“For almost everyone,” said Ross Seychell, chief people officer at Personio, “the pandemic put an acute focus on… how has this company I’ve given a lot to handled me or my health or happiness during this time? …I’m hearing it a lot: ‘I’m going to go somewhere I’m valued’.” 
“What made you quit your job?”
One Reddit thread asked, “What made you quit your job?” And the top comment was, “Horrible leadership and general lack of appreciation for the employees.” Keep in mind that this thread began three years ago. And yet, so many of the stories remain similar to what American workers are experiencing today. It comes to show that the pandemic isn’t quite responsible for “the Great Resignation.” It only put a spotlight on issues that were already there.
“High stress, low pay, killing myself to get the job done, and then the manager pulled me aside during year 3 to tell me that my performance is only satisfactory; I need to exceed expectations to qualify for a cost of living increase to my wage,” said one comment. “Given inflation, I’m not taking a pay cut to do a thankless job.”
“I always wanted to work for a well-known high-end brand,” explained a commenter. “Somehow I landed that job, and I loved the company, loved the products, loved the history…but the people working there were so full of themselves and against any new ideas, I just couldn’t take it anymore.”
“I quit a job when, as an adult female shift manager, found out that 3 teenage boys were paid more than me part-time,” said another comment. “I tried to make it through the evening shift, but we got so busy and I was so overworked that I couldn’t take it and just left. I’ve never done anything like that before. I’m a ‘give 30 days notice’ kinda person, but that job legit broke me.”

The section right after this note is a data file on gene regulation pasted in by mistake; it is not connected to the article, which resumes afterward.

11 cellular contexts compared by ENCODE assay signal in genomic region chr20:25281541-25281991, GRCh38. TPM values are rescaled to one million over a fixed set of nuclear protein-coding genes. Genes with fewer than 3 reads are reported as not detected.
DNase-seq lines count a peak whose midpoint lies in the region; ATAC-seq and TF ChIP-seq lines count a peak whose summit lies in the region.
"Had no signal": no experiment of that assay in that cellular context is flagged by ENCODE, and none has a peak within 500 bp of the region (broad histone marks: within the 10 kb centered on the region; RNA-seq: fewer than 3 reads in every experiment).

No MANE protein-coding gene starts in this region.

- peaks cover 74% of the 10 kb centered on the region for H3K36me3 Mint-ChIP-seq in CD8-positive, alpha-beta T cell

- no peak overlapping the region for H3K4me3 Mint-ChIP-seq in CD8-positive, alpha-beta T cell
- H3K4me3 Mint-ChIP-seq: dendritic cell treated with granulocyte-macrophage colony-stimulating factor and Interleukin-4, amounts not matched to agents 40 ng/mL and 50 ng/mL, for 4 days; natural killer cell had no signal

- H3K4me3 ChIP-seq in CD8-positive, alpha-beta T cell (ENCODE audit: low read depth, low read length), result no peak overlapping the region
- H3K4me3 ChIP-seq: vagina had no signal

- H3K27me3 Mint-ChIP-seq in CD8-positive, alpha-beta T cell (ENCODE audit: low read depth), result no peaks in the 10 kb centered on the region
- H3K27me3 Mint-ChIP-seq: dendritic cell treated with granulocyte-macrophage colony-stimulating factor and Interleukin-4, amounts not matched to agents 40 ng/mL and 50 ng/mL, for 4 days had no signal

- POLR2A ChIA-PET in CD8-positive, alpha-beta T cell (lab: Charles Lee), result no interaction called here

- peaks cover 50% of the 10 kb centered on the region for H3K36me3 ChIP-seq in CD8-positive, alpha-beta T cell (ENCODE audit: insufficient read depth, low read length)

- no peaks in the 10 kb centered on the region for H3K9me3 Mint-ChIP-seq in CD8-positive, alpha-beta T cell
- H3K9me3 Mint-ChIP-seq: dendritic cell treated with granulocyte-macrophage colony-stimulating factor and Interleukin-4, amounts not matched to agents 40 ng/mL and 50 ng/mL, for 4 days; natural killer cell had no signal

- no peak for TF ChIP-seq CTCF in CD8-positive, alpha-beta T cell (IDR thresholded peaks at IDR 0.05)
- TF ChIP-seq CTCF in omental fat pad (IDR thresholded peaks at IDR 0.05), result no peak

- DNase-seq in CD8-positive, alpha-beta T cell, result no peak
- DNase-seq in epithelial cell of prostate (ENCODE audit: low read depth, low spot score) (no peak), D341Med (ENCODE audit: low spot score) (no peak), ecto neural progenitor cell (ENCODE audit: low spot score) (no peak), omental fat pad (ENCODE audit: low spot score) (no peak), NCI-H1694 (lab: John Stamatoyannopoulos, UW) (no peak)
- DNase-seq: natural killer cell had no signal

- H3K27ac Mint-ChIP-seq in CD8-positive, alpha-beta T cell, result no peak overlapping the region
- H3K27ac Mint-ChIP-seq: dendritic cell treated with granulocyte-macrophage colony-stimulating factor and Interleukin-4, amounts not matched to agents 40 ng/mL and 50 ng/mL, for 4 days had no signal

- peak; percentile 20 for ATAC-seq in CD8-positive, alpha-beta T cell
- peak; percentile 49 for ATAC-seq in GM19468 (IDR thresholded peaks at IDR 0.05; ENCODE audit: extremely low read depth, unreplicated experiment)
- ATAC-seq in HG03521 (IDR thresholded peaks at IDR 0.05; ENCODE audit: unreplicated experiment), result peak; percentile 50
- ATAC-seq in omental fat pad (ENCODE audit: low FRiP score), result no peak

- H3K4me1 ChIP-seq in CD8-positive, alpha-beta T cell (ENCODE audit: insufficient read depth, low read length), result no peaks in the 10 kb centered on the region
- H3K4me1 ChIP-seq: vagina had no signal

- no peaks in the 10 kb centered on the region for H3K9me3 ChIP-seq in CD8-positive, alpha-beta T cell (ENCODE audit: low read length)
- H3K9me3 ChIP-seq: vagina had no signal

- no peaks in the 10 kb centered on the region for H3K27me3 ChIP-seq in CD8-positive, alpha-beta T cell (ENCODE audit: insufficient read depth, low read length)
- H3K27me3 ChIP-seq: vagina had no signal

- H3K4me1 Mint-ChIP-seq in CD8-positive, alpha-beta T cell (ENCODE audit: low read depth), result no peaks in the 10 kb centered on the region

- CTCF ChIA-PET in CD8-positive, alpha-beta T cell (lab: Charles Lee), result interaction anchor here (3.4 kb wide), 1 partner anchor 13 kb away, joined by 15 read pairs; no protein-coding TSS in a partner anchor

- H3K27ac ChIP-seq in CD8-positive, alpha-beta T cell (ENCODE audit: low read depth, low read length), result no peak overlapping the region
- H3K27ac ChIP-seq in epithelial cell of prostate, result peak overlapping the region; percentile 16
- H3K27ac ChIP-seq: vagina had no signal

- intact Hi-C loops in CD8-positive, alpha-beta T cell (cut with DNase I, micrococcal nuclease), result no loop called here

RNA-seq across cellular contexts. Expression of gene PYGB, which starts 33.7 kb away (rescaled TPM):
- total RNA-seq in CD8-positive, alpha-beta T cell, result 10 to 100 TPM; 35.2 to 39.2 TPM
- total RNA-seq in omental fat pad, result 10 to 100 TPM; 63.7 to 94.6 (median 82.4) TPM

Lasting Changes for American Workers?
This movement could spark a real change for American workers. Seychell advises companies to evaluate how they treated their people over the past year and a half; this could indicate their future. It’s slowly becoming mandatory for companies to seriously invest in their employee’s well-being. As they should already be doing.
“When there’s a lot of people moving, that costs companies in terms of turnover and lost productivity,” Seychell said. “It takes six to nine months to onboard someone to be fully effective. Companies that lose a lot of their workforce are going to struggle with this over the next 12 to 16 months, and maybe much longer. Companies that don’t invest in their people will fall behind.”
- “‘WE ALL QUIT’: How American Workers Are Taking Back Their Power.” Vice. Lauren Kaori Gurley. July 23, 2021
- “‘I’d rather bet on myself’: Workers are quitting their jobs to put themselves first.” CNBC. Jennifer Liu. June 24, 2021
- “As The Pandemic Recedes, Millions Of Workers Are Saying ‘I Quit’.” NPR. Andrea Hsu. June 24, 2021
- “The Great Resignation: How employers drove workers to quit.” BBC. Kate Morgan. July 1, 2021
- “What made you quit your job?” Reddit.